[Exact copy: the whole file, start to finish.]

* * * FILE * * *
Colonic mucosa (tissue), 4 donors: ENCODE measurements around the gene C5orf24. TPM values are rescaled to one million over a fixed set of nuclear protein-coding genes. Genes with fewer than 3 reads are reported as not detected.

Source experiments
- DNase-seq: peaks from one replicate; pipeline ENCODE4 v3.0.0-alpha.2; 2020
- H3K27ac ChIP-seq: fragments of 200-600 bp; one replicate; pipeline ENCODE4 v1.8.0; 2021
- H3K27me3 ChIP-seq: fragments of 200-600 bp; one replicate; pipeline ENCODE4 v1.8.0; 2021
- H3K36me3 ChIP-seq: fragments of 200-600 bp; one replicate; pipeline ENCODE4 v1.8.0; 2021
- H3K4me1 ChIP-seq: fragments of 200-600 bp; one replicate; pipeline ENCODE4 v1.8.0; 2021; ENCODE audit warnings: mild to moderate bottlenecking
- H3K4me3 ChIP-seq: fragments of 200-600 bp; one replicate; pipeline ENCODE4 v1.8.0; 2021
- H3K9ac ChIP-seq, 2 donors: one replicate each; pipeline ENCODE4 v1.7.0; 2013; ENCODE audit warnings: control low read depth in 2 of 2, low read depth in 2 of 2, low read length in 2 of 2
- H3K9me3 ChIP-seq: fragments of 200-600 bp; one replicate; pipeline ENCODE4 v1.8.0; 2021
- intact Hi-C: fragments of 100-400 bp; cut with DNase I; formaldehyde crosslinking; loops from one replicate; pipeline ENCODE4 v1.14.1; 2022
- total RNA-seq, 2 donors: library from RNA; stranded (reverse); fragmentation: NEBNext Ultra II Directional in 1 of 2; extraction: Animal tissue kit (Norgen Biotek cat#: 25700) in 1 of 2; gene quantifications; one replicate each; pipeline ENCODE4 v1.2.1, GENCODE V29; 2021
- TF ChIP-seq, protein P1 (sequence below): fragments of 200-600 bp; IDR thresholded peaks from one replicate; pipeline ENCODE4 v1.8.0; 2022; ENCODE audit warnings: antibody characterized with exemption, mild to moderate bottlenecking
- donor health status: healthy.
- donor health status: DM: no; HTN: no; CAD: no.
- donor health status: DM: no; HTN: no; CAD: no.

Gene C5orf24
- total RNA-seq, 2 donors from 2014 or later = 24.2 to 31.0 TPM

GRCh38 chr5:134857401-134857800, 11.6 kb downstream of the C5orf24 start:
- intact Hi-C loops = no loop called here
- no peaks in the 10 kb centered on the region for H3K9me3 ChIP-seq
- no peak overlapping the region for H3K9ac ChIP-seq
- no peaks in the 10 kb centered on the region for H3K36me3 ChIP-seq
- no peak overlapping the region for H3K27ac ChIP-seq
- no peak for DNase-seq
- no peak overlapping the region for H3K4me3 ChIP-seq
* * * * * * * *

Colonic mucosa (tissue), 4 donors: ENCODE measurements around the gene C5orf24. TPM values are rescaled to one million over a fixed set of nuclear protein-coding genes. Genes with fewer than 3 reads are reported as not detected.

Source experiments
- DNase-seq: peaks from one replicate; pipeline ENCODE4 v3.0.0-alpha.2; 2020
- H3K27ac ChIP-seq: fragments of 200-600 bp; one replicate; pipeline ENCODE4 v1.8.0; 2021
- H3K27me3 ChIP-seq: fragments of 200-600 bp; one replicate; pipeline ENCODE4 v1.8.0; 2021
- H3K36me3 ChIP-seq: fragments of 200-600 bp; one replicate; pipeline ENCODE4 v1.8.0; 2021
- H3K4me1 ChIP-seq: fragments of 200-600 bp; one replicate; pipeline ENCODE4 v1.8.0; 2021; ENCODE audit warnings: mild to moderate bottlenecking
- H3K4me3 ChIP-seq: fragments of 200-600 bp; one replicate; pipeline ENCODE4 v1.8.0; 2021
- H3K9ac ChIP-seq, 2 donors: one replicate each; pipeline ENCODE4 v1.7.0; 2013; ENCODE audit warnings: control low read depth in 2 of 2, low read depth in 2 of 2, low read length in 2 of 2
- H3K9me3 ChIP-seq: fragments of 200-600 bp; one replicate; pipeline ENCODE4 v1.8.0; 2021
- intact Hi-C: fragments of 100-400 bp; cut with DNase I; formaldehyde crosslinking; loops from one replicate; pipeline ENCODE4 v1.14.1; 2022
- total RNA-seq, 2 donors: library from RNA; stranded (reverse); fragmentation: NEBNext Ultra II Directional in 1 of 2; extraction: Animal tissue kit (Norgen Biotek cat#: 25700) in 1 of 2; gene quantifications; one replicate each; pipeline ENCODE4 v1.2.1, GENCODE V29; 2021
- TF ChIP-seq, protein P1 (sequence below): fragments of 200-600 bp; IDR thresholded peaks from one replicate; pipeline ENCODE4 v1.8.0; 2022; ENCODE audit warnings: antibody characterized with exemption, mild to moderate bottlenecking
- donor health status: healthy.
- donor health status: DM: no; HTN: no; CAD: no.
- donor health status: DM: no; HTN: no; CAD: no.

Gene C5orf24
- total RNA-seq, 2 donors from 2014 or later = 24.2 to 31.0 TPM

GRCh38 chr5:134857401-134857800, 11.6 kb downstream of the C5orf24 start:
- intact Hi-C loops = no loop called here
- no peaks in the 10 kb centered on the region for H3K9me3 ChIP-seq
- no peak overlapping the region for H3K9ac ChIP-seq
- no peaks in the 10 kb centered on the region for H3K36me3 ChIP-seq
- no peak overlapping the region for H3K27ac ChIP-seq
- no peak for DNase-seq
- no peak overlapping the region for H3K4me3 ChIP-seq